Mahmoud Abbas, the aging Palestinian president, is said to be preparing a major speech outlining a new strategy for the Palestinian national struggle, though people close to him say that even they are not sure exactly what he might say. Or he might simply be trying to restore legitimacy to moribund institutions by replacing longtime cronies with fresh, younger faces, The New York Times reports:
All of this may be lost on Palestinians worried about rising unemployment and poverty, and the lagging reconstruction of Gaza after last summer’s devastating war between Israel and Hamas. Al Quds, the largest-circulation Palestinian newspaper, posted a video last week in which people stopped in the streets of Ramallah struggled to name a single member of the P.L.O. executive committee or to explain its role.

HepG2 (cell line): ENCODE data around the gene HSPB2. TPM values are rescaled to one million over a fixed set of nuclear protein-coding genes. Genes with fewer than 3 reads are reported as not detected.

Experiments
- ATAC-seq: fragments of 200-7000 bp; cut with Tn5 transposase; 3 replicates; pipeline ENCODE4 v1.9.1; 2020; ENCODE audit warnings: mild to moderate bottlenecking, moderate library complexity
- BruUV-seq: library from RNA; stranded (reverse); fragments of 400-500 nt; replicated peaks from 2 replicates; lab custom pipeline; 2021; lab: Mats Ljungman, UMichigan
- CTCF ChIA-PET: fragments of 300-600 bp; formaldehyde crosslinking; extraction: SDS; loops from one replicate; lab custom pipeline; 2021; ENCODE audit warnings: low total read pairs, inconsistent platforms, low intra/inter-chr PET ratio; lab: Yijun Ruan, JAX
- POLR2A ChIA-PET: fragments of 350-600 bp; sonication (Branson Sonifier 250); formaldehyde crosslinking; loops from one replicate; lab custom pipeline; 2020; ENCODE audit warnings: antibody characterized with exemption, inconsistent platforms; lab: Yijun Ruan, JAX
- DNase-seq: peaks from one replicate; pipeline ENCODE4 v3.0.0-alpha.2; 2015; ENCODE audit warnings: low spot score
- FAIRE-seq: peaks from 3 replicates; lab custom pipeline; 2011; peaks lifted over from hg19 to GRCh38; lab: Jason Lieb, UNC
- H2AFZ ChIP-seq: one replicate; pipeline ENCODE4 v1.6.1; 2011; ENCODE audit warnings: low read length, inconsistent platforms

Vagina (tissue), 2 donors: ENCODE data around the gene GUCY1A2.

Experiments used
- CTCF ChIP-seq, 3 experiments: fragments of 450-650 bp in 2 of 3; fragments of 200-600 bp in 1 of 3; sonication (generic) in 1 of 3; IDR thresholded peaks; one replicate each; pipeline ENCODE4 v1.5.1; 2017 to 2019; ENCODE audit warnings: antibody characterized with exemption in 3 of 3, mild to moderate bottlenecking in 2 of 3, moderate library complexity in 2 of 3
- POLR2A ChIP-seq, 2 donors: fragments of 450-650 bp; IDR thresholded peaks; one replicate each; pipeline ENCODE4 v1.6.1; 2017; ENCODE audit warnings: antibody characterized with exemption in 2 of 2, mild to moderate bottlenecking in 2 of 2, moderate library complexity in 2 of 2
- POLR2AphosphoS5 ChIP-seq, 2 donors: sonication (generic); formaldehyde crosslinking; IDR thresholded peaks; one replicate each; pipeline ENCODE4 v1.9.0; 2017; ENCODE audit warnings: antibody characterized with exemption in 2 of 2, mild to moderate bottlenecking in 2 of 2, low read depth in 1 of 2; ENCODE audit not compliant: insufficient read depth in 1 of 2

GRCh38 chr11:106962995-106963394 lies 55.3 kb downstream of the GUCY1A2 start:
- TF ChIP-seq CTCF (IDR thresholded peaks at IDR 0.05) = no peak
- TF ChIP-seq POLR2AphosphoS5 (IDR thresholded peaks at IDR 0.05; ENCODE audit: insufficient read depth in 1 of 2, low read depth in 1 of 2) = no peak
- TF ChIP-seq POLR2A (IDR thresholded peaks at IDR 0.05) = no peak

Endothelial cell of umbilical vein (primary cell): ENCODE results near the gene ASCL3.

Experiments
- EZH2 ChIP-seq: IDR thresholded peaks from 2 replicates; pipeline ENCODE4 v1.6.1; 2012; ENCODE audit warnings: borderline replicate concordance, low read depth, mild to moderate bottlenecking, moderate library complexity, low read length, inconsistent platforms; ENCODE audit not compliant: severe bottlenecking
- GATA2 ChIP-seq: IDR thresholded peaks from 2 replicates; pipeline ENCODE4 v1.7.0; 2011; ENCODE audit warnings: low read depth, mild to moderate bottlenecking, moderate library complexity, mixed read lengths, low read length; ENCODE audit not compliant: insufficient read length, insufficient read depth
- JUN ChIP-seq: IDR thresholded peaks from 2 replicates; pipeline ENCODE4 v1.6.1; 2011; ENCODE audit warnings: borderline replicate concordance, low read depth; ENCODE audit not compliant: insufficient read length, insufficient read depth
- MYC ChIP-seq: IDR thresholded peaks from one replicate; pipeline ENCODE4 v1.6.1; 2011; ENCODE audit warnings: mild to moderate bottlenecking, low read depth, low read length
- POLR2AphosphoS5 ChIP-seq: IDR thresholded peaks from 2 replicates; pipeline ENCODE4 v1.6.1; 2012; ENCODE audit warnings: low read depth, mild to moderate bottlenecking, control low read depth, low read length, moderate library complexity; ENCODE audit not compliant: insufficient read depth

Two officials say Abbas has told confidants he won’t seek re-election to the top posts in the Palestine Liberation Organization or his Fatah movement in upcoming elections, Associated Press adds.
“I think for the most part the public is not buying into it,” said Khalil Shikaki, director of the Palestinian Center for Policy and Survey Research, whose quarterly polls have shown Mr. Abbas’s approval ratings between 35 percent and 44 percent over the past year.
Mr. Shikaki said Mr. Abbas has no answers to the public’s pressing questions: “Why is he failing to unify the West Bank and Gaza? Why is he failing to confront the Israelis and the Americans? Why is he failing to deal with corruption at home? Why is he picking fights with people inside Fatah and outside?”